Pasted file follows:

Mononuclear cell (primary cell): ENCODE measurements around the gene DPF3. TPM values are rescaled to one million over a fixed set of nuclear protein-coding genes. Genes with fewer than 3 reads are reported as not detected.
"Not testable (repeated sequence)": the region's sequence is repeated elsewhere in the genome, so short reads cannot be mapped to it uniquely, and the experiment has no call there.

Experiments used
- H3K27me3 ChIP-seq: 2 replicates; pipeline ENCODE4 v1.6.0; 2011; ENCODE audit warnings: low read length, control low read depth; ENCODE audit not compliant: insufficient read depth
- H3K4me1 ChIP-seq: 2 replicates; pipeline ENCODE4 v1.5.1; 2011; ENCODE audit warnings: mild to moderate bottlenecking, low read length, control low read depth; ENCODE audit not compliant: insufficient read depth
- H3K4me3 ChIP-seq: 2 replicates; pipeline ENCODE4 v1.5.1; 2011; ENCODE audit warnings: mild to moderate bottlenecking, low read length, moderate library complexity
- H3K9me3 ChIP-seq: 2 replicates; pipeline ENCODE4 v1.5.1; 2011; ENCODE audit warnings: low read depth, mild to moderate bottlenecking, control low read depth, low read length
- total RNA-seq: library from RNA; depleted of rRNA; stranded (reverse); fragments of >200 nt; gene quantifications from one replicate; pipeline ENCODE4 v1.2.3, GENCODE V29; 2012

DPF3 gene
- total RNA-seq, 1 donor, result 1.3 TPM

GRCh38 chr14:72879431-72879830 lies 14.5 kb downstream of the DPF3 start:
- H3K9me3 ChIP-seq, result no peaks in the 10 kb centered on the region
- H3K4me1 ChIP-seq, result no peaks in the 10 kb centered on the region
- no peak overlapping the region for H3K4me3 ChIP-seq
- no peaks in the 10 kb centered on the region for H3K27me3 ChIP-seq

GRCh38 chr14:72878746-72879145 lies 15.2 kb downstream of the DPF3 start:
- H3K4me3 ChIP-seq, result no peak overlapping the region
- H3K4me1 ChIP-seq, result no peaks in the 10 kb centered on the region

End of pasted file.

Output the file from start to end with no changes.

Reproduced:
Mononuclear cell (primary cell): ENCODE measurements around the gene DPF3. TPM values are rescaled to one million over a fixed set of nuclear protein-coding genes. Genes with fewer than 3 reads are reported as not detected.
"Not testable (repeated sequence)": the region's sequence is repeated elsewhere in the genome, so short reads cannot be mapped to it uniquely, and the experiment has no call there.

Experiments used
- H3K27me3 ChIP-seq: 2 replicates; pipeline ENCODE4 v1.6.0; 2011; ENCODE audit warnings: low read length, control low read depth; ENCODE audit not compliant: insufficient read depth
- H3K4me1 ChIP-seq: 2 replicates; pipeline ENCODE4 v1.5.1; 2011; ENCODE audit warnings: mild to moderate bottlenecking, low read length, control low read depth; ENCODE audit not compliant: insufficient read depth
- H3K4me3 ChIP-seq: 2 replicates; pipeline ENCODE4 v1.5.1; 2011; ENCODE audit warnings: mild to moderate bottlenecking, low read length, moderate library complexity
- H3K9me3 ChIP-seq: 2 replicates; pipeline ENCODE4 v1.5.1; 2011; ENCODE audit warnings: low read depth, mild to moderate bottlenecking, control low read depth, low read length
- total RNA-seq: library from RNA; depleted of rRNA; stranded (reverse); fragments of >200 nt; gene quantifications from one replicate; pipeline ENCODE4 v1.2.3, GENCODE V29; 2012

DPF3 gene
- total RNA-seq, 1 donor, result 1.3 TPM

GRCh38 chr14:72879431-72879830 lies 14.5 kb downstream of the DPF3 start:
- H3K9me3 ChIP-seq, result no peaks in the 10 kb centered on the region
- H3K4me1 ChIP-seq, result no peaks in the 10 kb centered on the region
- no peak overlapping the region for H3K4me3 ChIP-seq
- no peaks in the 10 kb centered on the region for H3K27me3 ChIP-seq

GRCh38 chr14:72878746-72879145 lies 15.2 kb downstream of the DPF3 start:
- H3K4me3 ChIP-seq, result no peak overlapping the region
- H3K4me1 ChIP-seq, result no peaks in the 10 kb centered on the region